Iron deficiencies are uncommon in the U.S., but Andrews says they are “more typical in pre-menopausal women and anyone who donates blood regularly.” He cautions against supplementing your iron intake without knowing your blood levels. “Having too much iron in the body,” Andrews notes, “is also a situation to avoid.”
Myth: If it’s vegan, it’s healthy
Fact: Just because it doesn’t contain animal products doesn’t mean it’s good for you
Sure, Oreos and Lay’s Potato Chips are vegan, but in order to maintain a well-balanced diet, Maguire recommends foregoing processed food. “The closer the ingredient is to its original form, the better,” she says.
A truly plant-based approach to eating does offer a variety of health benefits. In general, vegetarian diets are associated with lower BMIs and better overall heart health. The American Dietetic Association further asserts that well-planned vegan and vegetarian diets “may provide health benefits in the prevention and treatment of certain diseases.”
Still, study after study encourages vegans to watch their nutrient intake. “Plant-based foods vary in their amino acid profile,” notes Maguire, so eating food combinations like rice and beans or peanut butter on toast ensures your total daily intake consists of complementary amino acids.”
Myth: Eating vegan is gonna save the planet
Fact: It’s a lot more complicated than that
Global agriculture is an incredibly intricate system deeply tied to geography, economics, and cultural values. The optimism of this myth is encouraging, but there’s no single answer to solving climate change.
A comprehensive review of farming’s environmental impacts, however, found even the “lowest-impact animal products typically exceed those of vegetable substitutes.” Generally, the review found that animal-related products occupy roughly 83 percent of the world’s farmland despite providing just 18 percent of its overall calories. So even just reducing your meat consumption, especially beef, can help lower your carbon footprint.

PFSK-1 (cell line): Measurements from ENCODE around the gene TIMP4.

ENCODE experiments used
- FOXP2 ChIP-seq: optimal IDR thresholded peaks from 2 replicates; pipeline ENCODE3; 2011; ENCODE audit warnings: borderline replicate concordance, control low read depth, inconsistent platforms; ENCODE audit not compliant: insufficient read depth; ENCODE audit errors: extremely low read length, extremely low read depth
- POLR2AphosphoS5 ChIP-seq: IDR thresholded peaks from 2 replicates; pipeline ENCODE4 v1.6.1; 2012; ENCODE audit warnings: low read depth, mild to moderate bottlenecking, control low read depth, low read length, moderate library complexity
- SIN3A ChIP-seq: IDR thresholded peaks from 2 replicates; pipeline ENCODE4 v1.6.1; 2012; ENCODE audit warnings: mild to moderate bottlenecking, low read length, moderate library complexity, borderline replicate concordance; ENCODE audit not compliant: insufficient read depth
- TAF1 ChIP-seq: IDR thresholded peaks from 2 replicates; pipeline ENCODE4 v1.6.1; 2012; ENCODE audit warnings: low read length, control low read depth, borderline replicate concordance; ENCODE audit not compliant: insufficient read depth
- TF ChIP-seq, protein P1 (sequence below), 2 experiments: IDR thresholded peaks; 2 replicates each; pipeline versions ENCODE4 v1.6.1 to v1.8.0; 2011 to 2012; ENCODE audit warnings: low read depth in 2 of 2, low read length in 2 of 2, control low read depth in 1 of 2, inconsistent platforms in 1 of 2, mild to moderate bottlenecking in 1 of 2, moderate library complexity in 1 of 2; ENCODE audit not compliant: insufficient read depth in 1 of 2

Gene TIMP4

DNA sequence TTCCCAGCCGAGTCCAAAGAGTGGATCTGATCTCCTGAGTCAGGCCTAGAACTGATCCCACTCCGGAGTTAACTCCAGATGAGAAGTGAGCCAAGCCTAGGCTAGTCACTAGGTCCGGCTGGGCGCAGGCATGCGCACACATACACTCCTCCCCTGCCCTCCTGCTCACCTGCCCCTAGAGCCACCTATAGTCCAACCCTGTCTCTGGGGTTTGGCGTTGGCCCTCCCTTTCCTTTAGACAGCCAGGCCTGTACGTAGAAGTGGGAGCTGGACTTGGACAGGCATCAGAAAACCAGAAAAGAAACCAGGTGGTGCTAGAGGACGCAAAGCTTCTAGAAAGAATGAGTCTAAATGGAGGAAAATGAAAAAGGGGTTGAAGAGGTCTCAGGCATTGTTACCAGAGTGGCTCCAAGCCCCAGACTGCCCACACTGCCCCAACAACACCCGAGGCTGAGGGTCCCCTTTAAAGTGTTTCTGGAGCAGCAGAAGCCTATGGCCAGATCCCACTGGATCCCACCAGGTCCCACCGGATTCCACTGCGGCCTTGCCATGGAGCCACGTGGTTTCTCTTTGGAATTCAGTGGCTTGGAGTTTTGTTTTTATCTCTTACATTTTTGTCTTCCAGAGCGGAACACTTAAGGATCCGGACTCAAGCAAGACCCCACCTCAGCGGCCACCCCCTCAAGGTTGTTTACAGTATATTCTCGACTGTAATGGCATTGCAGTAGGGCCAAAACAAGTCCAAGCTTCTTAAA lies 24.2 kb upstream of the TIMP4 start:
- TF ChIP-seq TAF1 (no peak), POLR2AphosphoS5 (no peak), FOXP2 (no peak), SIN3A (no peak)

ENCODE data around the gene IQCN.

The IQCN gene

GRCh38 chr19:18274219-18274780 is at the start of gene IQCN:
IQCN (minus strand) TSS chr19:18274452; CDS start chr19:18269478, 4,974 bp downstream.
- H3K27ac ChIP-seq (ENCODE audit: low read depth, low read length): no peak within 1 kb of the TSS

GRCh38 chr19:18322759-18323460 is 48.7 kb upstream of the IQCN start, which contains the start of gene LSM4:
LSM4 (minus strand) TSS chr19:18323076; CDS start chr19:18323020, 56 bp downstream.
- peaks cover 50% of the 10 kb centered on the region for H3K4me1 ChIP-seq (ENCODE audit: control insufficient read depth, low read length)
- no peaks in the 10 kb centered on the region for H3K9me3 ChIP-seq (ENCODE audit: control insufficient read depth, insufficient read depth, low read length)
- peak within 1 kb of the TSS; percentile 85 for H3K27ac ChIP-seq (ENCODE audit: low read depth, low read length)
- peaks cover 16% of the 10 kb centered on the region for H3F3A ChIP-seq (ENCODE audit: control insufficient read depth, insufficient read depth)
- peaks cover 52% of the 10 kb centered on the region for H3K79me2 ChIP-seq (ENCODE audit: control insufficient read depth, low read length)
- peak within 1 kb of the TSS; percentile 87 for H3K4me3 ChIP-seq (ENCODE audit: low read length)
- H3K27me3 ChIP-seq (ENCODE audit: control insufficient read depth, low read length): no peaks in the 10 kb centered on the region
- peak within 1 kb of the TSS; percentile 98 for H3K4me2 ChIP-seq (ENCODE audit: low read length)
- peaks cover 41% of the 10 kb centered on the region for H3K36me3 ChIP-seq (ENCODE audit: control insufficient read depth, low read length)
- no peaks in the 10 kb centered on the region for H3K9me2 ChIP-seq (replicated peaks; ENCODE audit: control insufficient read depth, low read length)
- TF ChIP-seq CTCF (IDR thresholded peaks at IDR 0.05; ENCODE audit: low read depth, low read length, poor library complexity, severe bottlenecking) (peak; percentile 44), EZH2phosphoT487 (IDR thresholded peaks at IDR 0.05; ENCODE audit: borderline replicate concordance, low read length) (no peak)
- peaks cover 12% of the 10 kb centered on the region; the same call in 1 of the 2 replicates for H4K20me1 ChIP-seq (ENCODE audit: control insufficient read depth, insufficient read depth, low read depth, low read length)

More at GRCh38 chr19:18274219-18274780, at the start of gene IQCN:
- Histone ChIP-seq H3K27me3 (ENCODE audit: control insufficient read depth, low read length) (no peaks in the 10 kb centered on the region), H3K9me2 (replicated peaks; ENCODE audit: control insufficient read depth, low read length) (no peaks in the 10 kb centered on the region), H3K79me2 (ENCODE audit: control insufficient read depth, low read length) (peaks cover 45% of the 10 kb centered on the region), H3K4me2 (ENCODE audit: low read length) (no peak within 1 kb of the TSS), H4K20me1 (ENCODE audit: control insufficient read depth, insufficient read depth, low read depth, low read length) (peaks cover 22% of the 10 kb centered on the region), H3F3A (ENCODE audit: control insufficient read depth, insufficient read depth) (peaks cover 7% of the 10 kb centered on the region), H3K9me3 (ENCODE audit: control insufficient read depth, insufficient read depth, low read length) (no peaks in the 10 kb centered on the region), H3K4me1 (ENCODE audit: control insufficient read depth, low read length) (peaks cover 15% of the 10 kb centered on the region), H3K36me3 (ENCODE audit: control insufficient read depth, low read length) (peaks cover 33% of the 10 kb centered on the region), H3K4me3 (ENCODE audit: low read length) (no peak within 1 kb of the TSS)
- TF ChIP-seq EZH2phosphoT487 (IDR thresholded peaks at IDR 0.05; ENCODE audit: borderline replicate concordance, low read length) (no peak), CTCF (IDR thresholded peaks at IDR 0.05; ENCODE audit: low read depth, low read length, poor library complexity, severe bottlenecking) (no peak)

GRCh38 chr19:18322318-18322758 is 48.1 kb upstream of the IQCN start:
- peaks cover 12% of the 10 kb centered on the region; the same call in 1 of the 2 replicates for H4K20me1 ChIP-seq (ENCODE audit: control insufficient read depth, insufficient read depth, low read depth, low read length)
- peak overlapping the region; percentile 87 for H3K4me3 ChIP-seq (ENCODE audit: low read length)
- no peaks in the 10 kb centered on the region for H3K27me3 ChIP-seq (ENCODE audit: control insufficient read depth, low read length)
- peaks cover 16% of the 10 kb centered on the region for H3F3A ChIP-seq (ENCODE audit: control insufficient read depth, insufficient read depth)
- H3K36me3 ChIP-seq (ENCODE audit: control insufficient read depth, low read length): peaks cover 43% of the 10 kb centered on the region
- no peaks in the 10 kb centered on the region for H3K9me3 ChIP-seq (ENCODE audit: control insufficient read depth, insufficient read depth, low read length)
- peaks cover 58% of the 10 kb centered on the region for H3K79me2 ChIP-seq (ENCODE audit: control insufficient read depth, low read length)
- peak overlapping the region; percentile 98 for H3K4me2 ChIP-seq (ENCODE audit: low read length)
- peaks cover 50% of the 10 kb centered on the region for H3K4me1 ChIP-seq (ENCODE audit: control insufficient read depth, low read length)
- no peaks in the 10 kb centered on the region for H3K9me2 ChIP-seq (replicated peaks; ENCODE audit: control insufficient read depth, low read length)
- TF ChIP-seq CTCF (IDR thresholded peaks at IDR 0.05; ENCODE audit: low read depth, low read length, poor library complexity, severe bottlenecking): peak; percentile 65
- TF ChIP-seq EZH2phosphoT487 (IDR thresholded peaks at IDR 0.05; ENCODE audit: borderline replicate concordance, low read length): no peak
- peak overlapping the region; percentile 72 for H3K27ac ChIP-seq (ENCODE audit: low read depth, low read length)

Andrews agrees that “100 percent plant-based eating generally results in a lighter overall environmental footprint.” Additionally, he says, “it can support the wellbeing of animals, it can support more humane working conditions for farm laborers, and it can decrease the odds of developing the most common non-communicable diseases.”
So while veganism may not solve all of the world’s problems, it just might make it a nicer place for the creatures who live here. Including you!
Myth: Vegans are morally superior
Fact: What people choose to eat is highly personal (and admittedly arbitrary)
“Humans are able to thrive equally well on a variety of eating patterns, including 100 percent plant-based,” says Andrews. No one diet is for everyone, and no one diet is necessarily superior to another.
“The interaction between food and the human body,” he continues, “is profoundly complex. So it’s really tough to say that one way of eating will be nutritionally sound for everyone.” Basically, people just have to adjust their eating to their bodies, their environment, and their ethical needs.
Are strict vegans disciplined? Yes! Are they “better” than you? Nah. They’re just people trying to live their lives like everyone else. Maguire hopes that “at some point we stop putting labels on ourselves based on what types of food we choose to eat.”
Hopefully learning these vegan facts can help us all have more compassion — even for those who like tofu way too much.